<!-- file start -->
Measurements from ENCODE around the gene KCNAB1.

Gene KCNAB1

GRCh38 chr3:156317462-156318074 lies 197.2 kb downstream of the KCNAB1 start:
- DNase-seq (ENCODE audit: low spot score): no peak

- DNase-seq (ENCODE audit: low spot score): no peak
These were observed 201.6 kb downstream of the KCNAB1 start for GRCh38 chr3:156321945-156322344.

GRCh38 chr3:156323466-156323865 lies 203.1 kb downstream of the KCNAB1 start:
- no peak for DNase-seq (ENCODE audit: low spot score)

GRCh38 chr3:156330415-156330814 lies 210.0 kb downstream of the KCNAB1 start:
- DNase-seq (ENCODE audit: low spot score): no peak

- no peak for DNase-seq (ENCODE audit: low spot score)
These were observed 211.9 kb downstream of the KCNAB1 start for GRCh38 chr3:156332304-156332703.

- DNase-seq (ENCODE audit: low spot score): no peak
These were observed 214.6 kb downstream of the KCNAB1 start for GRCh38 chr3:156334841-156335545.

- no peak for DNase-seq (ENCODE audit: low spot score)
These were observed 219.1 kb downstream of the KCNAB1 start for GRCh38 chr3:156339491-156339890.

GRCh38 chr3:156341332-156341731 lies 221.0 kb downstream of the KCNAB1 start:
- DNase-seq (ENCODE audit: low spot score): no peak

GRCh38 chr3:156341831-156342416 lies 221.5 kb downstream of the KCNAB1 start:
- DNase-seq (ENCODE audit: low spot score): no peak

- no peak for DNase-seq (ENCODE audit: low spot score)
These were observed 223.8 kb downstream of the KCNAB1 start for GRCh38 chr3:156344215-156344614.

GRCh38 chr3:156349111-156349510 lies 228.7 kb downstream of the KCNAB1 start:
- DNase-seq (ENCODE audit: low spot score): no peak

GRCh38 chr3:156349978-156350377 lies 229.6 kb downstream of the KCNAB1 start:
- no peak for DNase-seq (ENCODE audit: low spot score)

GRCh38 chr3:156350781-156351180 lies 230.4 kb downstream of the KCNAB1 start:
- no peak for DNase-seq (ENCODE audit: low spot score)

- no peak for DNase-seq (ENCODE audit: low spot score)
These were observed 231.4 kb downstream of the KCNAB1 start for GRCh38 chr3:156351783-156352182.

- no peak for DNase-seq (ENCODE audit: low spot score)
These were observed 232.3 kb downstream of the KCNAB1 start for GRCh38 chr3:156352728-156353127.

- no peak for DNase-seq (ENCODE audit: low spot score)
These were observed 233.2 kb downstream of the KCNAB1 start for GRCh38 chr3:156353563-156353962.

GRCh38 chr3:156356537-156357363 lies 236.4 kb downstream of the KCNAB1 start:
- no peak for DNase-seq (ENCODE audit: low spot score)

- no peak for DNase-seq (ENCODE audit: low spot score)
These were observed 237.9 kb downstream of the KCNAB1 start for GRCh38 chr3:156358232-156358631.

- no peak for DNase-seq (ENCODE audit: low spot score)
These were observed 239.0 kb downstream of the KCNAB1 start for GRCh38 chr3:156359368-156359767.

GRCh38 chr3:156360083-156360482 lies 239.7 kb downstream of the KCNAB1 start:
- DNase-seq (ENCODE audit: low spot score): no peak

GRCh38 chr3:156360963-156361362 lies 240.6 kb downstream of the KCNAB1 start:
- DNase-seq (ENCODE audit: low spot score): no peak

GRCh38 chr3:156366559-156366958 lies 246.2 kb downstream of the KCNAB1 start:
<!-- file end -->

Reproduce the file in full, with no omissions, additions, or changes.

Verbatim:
Measurements from ENCODE around the gene KCNAB1.

Gene KCNAB1

GRCh38 chr3:156317462-156318074 lies 197.2 kb downstream of the KCNAB1 start:
- DNase-seq (ENCODE audit: low spot score): no peak

- DNase-seq (ENCODE audit: low spot score): no peak
These were observed 201.6 kb downstream of the KCNAB1 start for GRCh38 chr3:156321945-156322344.

GRCh38 chr3:156323466-156323865 lies 203.1 kb downstream of the KCNAB1 start:
- no peak for DNase-seq (ENCODE audit: low spot score)

GRCh38 chr3:156330415-156330814 lies 210.0 kb downstream of the KCNAB1 start:
- DNase-seq (ENCODE audit: low spot score): no peak

- no peak for DNase-seq (ENCODE audit: low spot score)
These were observed 211.9 kb downstream of the KCNAB1 start for GRCh38 chr3:156332304-156332703.

- DNase-seq (ENCODE audit: low spot score): no peak
These were observed 214.6 kb downstream of the KCNAB1 start for GRCh38 chr3:156334841-156335545.

- no peak for DNase-seq (ENCODE audit: low spot score)
These were observed 219.1 kb downstream of the KCNAB1 start for GRCh38 chr3:156339491-156339890.

GRCh38 chr3:156341332-156341731 lies 221.0 kb downstream of the KCNAB1 start:
- DNase-seq (ENCODE audit: low spot score): no peak

GRCh38 chr3:156341831-156342416 lies 221.5 kb downstream of the KCNAB1 start:
- DNase-seq (ENCODE audit: low spot score): no peak

- no peak for DNase-seq (ENCODE audit: low spot score)
These were observed 223.8 kb downstream of the KCNAB1 start for GRCh38 chr3:156344215-156344614.

GRCh38 chr3:156349111-156349510 lies 228.7 kb downstream of the KCNAB1 start:
- DNase-seq (ENCODE audit: low spot score): no peak

GRCh38 chr3:156349978-156350377 lies 229.6 kb downstream of the KCNAB1 start:
- no peak for DNase-seq (ENCODE audit: low spot score)

GRCh38 chr3:156350781-156351180 lies 230.4 kb downstream of the KCNAB1 start:
- no peak for DNase-seq (ENCODE audit: low spot score)

- no peak for DNase-seq (ENCODE audit: low spot score)
These were observed 231.4 kb downstream of the KCNAB1 start for GRCh38 chr3:156351783-156352182.

- no peak for DNase-seq (ENCODE audit: low spot score)
These were observed 232.3 kb downstream of the KCNAB1 start for GRCh38 chr3:156352728-156353127.

- no peak for DNase-seq (ENCODE audit: low spot score)
These were observed 233.2 kb downstream of the KCNAB1 start for GRCh38 chr3:156353563-156353962.

GRCh38 chr3:156356537-156357363 lies 236.4 kb downstream of the KCNAB1 start:
- no peak for DNase-seq (ENCODE audit: low spot score)

- no peak for DNase-seq (ENCODE audit: low spot score)
These were observed 237.9 kb downstream of the KCNAB1 start for GRCh38 chr3:156358232-156358631.

- no peak for DNase-seq (ENCODE audit: low spot score)
These were observed 239.0 kb downstream of the KCNAB1 start for GRCh38 chr3:156359368-156359767.

GRCh38 chr3:156360083-156360482 lies 239.7 kb downstream of the KCNAB1 start:
- DNase-seq (ENCODE audit: low spot score): no peak

GRCh38 chr3:156360963-156361362 lies 240.6 kb downstream of the KCNAB1 start:
- DNase-seq (ENCODE audit: low spot score): no peak

GRCh38 chr3:156366559-156366958 lies 246.2 kb downstream of the KCNAB1 start: